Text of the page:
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Chrissie Cole
Chrissie Cole
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Outdoor Activities And The Risk Of Leptospirosis

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Summer is in full swing and as such people are enjoying outdoor activities including swimming, rafting and kayaking, but are unaware they are at risk for contracting leptospirosis, according to the CDC. Below learn what it is, how to stay safe and how to prevent it.

What is Leptospirosis?

Leptospirosis – known also as field fever, pretibial fever among other names – is an infection caused by bacteria. These bacteria are carried in the urine of infected animals. When an infected animal urinates in the body of water (e.g. stream, lake or river) or soil, the disease can stay present for weeks up to months after.

How People Contract Leptospirosis

When participating in outdoor activities people come into contact with damp soil and fresh water. For instance, while swimming someone might accidentally swallow some water or have an open cut while outside gardening that can get infected.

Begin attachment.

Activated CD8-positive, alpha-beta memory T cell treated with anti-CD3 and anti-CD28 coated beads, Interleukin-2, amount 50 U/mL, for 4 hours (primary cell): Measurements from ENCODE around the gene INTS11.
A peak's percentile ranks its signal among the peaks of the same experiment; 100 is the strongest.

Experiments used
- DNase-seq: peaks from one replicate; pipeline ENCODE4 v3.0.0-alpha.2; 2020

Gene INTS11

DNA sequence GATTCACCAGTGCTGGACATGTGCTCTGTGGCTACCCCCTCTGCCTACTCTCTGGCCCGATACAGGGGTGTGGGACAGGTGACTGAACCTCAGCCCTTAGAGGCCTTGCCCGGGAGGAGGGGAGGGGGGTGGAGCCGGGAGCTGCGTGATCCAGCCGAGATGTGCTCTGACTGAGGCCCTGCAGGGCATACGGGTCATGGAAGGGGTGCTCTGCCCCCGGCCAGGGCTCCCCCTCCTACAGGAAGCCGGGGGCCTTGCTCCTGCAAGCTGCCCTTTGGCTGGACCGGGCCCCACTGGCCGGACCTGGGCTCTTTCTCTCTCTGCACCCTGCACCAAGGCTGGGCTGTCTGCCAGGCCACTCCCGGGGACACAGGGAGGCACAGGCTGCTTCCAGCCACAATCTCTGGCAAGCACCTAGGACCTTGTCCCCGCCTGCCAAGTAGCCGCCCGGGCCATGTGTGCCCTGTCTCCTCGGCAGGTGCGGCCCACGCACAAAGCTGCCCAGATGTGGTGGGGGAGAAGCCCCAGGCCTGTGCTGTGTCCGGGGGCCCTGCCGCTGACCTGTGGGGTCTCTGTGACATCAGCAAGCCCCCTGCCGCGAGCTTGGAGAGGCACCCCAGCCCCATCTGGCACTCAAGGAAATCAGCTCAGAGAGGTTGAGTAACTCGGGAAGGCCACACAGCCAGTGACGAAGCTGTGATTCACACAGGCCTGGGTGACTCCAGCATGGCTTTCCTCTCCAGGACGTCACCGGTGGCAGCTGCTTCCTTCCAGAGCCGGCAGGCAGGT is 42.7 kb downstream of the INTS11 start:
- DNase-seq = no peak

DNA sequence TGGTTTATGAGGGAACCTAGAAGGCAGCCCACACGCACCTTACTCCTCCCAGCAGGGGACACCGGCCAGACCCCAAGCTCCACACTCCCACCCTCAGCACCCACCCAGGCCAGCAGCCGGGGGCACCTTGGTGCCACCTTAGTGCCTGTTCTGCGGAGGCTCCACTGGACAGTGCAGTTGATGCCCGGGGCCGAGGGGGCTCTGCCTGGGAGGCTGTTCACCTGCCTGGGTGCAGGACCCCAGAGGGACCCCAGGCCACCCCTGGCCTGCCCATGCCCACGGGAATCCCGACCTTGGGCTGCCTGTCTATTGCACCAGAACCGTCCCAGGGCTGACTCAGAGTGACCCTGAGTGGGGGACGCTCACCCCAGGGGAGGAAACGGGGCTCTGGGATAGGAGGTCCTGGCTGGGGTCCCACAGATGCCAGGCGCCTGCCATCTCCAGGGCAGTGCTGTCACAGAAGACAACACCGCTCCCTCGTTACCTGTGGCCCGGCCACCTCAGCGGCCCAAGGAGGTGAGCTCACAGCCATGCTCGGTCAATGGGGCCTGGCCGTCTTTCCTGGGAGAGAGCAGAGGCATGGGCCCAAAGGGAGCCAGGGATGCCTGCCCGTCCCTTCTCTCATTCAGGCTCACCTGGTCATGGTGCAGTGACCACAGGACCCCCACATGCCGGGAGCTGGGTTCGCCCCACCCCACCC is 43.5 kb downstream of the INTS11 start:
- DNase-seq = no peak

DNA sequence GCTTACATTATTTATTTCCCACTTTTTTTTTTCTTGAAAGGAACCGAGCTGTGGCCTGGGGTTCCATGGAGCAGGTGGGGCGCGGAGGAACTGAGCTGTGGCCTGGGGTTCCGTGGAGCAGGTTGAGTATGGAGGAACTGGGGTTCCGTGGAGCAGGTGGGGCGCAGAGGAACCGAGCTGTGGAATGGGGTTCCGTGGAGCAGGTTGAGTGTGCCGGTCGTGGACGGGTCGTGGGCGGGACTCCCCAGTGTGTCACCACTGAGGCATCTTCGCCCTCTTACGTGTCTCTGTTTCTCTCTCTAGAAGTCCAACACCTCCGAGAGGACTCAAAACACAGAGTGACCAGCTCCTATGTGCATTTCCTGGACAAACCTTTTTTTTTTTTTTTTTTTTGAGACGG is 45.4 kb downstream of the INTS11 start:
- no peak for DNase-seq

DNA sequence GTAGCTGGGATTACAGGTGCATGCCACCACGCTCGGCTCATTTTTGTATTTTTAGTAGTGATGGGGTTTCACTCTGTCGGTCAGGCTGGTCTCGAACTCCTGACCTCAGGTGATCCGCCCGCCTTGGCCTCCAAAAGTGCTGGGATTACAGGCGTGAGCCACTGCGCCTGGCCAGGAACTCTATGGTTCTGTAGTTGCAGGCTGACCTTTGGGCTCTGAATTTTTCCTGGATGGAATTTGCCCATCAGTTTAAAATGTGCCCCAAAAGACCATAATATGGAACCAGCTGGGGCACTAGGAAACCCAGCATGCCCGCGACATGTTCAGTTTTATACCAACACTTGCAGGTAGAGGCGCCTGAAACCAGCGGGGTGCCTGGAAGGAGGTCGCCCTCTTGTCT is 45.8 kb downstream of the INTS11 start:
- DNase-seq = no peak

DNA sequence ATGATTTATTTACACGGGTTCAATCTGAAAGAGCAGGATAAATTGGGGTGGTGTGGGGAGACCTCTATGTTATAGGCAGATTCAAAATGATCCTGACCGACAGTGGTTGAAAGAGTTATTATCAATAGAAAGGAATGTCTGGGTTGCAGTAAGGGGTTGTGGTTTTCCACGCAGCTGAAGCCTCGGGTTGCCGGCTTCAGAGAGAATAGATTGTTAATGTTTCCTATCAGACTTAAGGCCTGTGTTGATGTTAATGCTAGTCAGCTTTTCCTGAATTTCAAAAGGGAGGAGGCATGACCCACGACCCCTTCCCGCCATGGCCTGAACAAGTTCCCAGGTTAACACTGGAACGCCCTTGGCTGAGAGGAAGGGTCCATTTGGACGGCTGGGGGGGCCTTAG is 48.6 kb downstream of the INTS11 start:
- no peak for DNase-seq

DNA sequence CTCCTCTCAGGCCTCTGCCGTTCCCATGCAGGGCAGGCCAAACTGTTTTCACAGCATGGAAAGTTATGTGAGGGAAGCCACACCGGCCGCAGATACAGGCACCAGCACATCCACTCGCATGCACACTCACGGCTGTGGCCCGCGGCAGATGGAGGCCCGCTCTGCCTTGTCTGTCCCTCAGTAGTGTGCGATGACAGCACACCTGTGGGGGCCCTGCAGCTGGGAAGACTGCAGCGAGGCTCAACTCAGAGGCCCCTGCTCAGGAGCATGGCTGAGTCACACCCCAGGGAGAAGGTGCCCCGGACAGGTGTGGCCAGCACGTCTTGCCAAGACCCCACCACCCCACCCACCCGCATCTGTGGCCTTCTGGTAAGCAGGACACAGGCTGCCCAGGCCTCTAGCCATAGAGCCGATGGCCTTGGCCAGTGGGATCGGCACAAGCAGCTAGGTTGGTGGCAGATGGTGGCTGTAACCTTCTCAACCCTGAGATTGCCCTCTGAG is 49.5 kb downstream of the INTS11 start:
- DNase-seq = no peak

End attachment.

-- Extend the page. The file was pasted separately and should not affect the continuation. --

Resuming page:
The bacteria can enter the body through broken skin, eyes, nose or mouth.

Symptoms

The symptoms can range from none to mild and include:

Headaches

Diarrhea

Muscle Pains

Fevers

Stomach Pain

Rashes

I serious cases, it can cause life-threatening infections in the brain, heart, lungs, kidneys and liver.

How to Minimize Your Risk

Lower your chances of getting leptospirosis by following the tips below.

Wear proper protective clothing and shoes.

If you have cuts and scrapes, wait for them to heal prior to going into damp soil or fresh water.

Try to avoid ingesting water in lakes and rivers.

Lastly, research areas in which you will be spending time outdoors and be aware of potential risks. The CDC’s Travelers’ Health Yellow Book is a great resource to research vacation destinations beforehand.

That being said, enjoy your summer and time spent outdoors but be safe and if you experience any symptoms after a day in the mud, soil or fresh water, seek medical attention.